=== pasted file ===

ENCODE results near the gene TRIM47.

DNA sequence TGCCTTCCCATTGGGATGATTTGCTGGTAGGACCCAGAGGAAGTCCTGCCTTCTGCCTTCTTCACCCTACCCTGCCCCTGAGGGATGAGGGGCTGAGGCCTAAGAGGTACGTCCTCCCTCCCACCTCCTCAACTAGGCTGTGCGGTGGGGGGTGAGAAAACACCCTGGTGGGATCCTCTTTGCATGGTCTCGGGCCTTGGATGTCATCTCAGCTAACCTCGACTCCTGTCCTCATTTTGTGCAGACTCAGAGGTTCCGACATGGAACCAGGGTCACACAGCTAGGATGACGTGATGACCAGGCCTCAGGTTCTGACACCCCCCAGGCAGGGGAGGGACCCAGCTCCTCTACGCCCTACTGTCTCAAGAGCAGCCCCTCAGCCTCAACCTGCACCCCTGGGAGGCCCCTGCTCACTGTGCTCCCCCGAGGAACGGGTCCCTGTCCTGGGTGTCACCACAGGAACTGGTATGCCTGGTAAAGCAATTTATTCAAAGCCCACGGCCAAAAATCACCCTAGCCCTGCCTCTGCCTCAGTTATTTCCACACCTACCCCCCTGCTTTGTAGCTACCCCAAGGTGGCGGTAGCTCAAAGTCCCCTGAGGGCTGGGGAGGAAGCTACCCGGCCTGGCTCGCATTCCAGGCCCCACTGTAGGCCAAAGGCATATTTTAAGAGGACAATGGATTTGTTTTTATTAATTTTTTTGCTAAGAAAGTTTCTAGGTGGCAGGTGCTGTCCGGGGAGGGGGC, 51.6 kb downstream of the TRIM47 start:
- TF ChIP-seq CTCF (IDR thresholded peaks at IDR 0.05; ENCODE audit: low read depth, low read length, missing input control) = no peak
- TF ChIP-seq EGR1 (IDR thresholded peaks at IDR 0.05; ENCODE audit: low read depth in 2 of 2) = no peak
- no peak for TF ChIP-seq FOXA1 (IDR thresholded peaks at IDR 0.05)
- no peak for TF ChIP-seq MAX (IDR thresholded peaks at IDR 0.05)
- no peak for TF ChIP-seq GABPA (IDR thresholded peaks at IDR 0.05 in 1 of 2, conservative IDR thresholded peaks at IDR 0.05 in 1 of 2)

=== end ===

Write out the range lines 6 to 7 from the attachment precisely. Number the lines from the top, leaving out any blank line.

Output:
- no peak for TF ChIP-seq MAX (IDR thresholded peaks at IDR 0.05)
- no peak for TF ChIP-seq GABPA (IDR thresholded peaks at IDR 0.05 in 1 of 2, conservative IDR thresholded peaks at IDR 0.05 in 1 of 2)